After taking a much-needed break from social media, Chrissy Teigen wrote an emotional essay about losing her baby, a son she and husband John Legend named Jack, at 20 weeks due to pregnancy complications. In it, she addressed how difficult the loss of her third child was for her whole family and why she decided to document her tragedy before she can "move on and return back to life."
Before she was hospitalized for heavy bleeding and a "weak placenta," Teigen had been joyfully documenting her pregnancy with Jack, a pregnancy that came as a surprise to both her and Legend. "I was excited to share our news with the world. Stories leading up to this had been chronicled for all," Teigen wrote in her essay published on Medium.
Sadly, at the end of September, the couple lost their baby boy due to a partial placenta abruption, as Teigen shared in her essay. She and Legend both shared the heartbreaking news on social media along with some heart-wrenching photos from their time in the hospital. While many parents who've experienced such loss appreciated Teigen's honesty and felt her immense grief, some attacked her for sharing the intimate photos. And in her essay, Teigen directly addressed the criticism.
"I cannot express how little I care that you hate the photos," she wrote. "How little I care that it’s something you wouldn’t have done. I lived it, I chose to do it, and more than anything, these photos aren’t for anyone but the people who have lived this or are curious enough to wonder what something like this is like. These photos are only for the people who need them. The thoughts of others do not matter to me."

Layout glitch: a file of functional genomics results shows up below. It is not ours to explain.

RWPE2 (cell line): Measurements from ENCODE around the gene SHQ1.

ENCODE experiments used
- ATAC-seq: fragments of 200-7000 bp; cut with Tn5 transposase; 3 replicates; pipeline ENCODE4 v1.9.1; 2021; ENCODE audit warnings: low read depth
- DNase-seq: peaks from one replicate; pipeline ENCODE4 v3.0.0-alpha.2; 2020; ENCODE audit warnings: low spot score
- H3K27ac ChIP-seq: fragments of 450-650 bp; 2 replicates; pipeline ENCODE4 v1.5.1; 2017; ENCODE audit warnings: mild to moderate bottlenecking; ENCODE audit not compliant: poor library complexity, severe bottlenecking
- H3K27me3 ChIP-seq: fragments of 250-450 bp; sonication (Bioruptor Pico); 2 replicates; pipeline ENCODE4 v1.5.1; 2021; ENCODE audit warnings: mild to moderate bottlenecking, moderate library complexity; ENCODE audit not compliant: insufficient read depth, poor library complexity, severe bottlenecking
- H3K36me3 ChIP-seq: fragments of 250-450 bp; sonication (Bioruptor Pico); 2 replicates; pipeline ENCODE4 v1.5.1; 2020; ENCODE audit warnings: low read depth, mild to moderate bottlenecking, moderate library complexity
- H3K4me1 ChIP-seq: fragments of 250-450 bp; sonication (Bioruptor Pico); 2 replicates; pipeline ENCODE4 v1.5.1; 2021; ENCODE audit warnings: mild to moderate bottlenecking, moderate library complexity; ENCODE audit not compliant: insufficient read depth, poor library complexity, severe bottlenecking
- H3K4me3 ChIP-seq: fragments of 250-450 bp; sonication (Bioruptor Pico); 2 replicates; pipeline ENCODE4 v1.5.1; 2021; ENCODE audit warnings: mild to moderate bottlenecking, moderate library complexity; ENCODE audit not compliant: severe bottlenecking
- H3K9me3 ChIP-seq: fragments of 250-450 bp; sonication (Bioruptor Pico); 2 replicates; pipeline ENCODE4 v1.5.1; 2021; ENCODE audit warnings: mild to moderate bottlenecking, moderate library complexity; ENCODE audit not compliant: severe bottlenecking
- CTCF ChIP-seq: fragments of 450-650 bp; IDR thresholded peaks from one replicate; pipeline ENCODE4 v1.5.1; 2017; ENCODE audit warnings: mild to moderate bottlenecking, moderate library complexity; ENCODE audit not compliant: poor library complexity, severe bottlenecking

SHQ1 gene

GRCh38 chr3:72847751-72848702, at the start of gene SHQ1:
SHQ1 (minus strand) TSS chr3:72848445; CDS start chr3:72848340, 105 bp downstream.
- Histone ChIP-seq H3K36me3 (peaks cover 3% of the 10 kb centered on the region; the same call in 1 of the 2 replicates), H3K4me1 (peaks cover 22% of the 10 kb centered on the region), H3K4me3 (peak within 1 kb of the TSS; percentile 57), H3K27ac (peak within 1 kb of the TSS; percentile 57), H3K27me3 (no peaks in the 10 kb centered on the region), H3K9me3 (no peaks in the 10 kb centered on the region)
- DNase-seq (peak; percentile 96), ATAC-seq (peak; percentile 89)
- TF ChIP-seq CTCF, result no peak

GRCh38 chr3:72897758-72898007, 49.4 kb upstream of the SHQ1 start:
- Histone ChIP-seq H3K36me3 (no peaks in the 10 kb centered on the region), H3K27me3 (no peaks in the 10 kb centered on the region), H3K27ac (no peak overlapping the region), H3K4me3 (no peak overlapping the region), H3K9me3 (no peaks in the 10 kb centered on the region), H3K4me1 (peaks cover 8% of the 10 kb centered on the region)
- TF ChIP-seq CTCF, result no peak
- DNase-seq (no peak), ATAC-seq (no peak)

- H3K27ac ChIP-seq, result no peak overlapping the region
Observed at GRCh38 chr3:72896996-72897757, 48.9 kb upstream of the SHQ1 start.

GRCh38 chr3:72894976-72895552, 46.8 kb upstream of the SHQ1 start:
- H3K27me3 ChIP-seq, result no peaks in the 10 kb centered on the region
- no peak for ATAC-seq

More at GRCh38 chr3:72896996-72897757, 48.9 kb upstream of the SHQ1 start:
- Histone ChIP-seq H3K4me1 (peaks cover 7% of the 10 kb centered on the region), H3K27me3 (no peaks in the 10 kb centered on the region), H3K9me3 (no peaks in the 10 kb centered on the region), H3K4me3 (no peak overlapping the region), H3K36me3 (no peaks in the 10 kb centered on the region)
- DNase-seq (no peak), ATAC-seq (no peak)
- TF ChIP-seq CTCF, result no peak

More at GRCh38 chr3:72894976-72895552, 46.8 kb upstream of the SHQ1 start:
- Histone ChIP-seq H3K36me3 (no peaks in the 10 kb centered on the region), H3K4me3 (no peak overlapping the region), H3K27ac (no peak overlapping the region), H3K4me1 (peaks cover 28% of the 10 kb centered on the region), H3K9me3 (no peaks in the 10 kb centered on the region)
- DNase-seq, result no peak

The mom of 4-year-old daughter Luna and 2-year-old son Miles explained that she had asked her husband to document the moment even though she knew he "hated" having to do it. "I knew I needed to know of this moment forever, the same way I needed to remember us kissing at the end of the aisle, the same way I needed to remember our tears of joy after Luna and Miles. And I absolutely knew I needed to share this story," Teigen wrote.
While she admitted in her essay that she feels "bad our grief was so public because our joy was so public," Teigen also noted that she has been struck by how kind so many people were in the aftermath of her loss.
"I went to a store where the checkout lady quietly added flowers to my cart," Teigen shared in her essay. "Sometimes people will approach me with a note. The worst part is knowing there are so many women that won’t get these quiet moments of joy from strangers. I beg you to please share your stories and to please be kind to those pouring their hearts out. Be kind in general, as some won’t pour them out at all."
Teigen's decision to document her loss is not uncommon. As Dan Reidenberg, a mental health expert and executive director of Suicide Awareness Voices of Education, told HuffPost that "in times of grief, photos help us capture things that we only have one chance to get to remember." And as Teigen explained on Instagram after posting her essay, "I don’t want to ever not remember Jack."